Do I Need a Water Filter for a Washing Machine?

Do I Need a Water Filter for a Washing Machine?

You’re trying to stay healthy and have concerns about hard or contaminated water. While most people associate water filtration with drinking water, a kitchen isn’t the only place where your home uses water. What about in your laundry room? Does your washing machine need a water filter, too?

A water filter may be needed for a washing machine if a home’s water is rusty, contaminated, or contains high levels of metals. A water filter on a washing machine may also allow detergent to wash clothing more efficiently and can help prolong the life of clothing.

Keep reading to learn if your laundry room needs a water filter and to discover the benefits of installing a water filter on your washing machine.

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Does My Washing Machine Need a Water Filter?

A water filter is generally needed if incoming water is dirty, rusty, has an unpleasant odor, or contains high concentrations of metals like calcium and magnesium. If your clothing is being washed and dried but still smells unpleasant, and if your favorite laundry soap doesn’t seem to be doing its job anymore, the problem could be your water.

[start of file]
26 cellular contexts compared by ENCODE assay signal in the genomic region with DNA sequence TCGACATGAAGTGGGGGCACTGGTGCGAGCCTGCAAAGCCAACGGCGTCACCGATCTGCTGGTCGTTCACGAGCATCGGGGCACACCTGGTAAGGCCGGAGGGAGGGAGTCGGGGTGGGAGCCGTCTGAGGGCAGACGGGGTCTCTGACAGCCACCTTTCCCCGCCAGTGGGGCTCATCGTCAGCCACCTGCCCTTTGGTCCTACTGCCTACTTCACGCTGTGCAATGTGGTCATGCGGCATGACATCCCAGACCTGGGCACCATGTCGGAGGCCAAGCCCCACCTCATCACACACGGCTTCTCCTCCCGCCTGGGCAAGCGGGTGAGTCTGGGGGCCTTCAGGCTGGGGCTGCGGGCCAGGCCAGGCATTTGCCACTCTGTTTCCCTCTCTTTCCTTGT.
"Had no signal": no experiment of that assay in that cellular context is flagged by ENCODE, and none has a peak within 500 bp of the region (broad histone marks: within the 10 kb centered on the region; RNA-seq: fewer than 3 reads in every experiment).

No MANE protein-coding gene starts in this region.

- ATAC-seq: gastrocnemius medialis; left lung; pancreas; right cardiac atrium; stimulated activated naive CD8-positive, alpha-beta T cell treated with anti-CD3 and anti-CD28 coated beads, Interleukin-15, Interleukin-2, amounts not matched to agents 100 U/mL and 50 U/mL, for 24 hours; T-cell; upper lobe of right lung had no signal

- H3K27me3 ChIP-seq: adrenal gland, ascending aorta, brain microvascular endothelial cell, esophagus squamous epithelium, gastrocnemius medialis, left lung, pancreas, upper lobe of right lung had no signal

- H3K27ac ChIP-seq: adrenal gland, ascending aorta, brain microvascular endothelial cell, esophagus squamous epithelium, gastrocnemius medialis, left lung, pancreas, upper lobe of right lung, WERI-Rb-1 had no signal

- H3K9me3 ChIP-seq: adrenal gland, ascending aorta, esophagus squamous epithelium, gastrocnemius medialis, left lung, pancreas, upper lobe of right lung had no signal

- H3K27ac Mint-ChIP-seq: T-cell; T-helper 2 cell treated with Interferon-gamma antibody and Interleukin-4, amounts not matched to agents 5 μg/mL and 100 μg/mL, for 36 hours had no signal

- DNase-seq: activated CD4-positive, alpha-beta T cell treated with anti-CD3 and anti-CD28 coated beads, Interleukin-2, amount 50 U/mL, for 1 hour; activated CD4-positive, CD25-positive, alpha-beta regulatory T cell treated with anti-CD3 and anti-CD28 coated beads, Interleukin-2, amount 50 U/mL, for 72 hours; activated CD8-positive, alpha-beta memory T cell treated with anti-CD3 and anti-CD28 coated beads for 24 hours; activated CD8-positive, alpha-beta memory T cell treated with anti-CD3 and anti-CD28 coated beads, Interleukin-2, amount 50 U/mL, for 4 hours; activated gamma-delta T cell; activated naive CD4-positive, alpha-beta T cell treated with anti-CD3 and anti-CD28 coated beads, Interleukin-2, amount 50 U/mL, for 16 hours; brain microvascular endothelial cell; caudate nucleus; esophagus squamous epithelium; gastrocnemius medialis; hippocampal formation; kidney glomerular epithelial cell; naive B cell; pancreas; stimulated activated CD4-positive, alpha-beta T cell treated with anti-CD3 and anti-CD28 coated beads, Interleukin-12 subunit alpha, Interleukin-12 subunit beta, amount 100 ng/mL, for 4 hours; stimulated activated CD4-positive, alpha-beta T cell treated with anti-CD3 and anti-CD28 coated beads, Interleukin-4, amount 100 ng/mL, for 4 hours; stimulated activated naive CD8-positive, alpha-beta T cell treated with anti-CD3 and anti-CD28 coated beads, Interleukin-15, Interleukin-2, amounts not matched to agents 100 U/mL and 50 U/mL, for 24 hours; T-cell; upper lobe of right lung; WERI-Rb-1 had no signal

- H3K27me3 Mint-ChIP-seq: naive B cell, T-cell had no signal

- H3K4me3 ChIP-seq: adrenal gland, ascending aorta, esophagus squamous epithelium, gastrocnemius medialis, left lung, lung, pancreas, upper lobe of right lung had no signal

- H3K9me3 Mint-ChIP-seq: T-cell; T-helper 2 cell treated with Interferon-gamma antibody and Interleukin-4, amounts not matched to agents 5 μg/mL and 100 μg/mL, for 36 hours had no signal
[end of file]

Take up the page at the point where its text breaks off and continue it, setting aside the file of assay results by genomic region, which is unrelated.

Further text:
Discoloration or excessive fading in fabric and soap scum on clothing is another sign that the water being used by your washing machine needs to be filtered.

A good way to determine if your washing machine’s water needs to be filtered is to test it. The simplest process is as follows

  • Purchase hard water testing strips from a hardware store or online
  • Start your washing machine while it’s empty of clothing
  • Collect a sample of inflowing water, then turn off your machine
  • Test the sample with your test strips
  • Let the water sample sit overnight and check for silt or sediment in the morning

Some rural water is known to contain high levels of sediment, and this soil can find its way into your washing machine and cause a mechanical breakdown or decreased efficiency.

If your home uses water from a well, get it professionally tested, as such water doesn’t get filtered through a municipal water system and can be gritty. It’s less than helpful to try to get clothing clean with sandy or silty water, and this grime can also cause excessive wear and tear to delicate fabrics.

If any of these situations apply to you, a water filter on your washing machine can help. But what kind of washing machine filters exist, and which type is best for you?

What Kind of Washing Machine Filter Should I Buy?

The simplest and least intrusive type of filter to install on your washing machine is going to be a point-of-use system. These are smaller units that simply hook on to your plumbing at the point that it attaches to your washing machine.

This means that only the water flowing into your machine is filtered, as opposed to all the water in your home.

If water safety is a concern for your entire house, however, a point-of-entry water filtration system is going to be more helpful. This water filtration system is going to be a bit larger and will filter all water flowing into your home. From the kitchen to the bathroom to the laundry room, you’ll get pure and treated water with every use.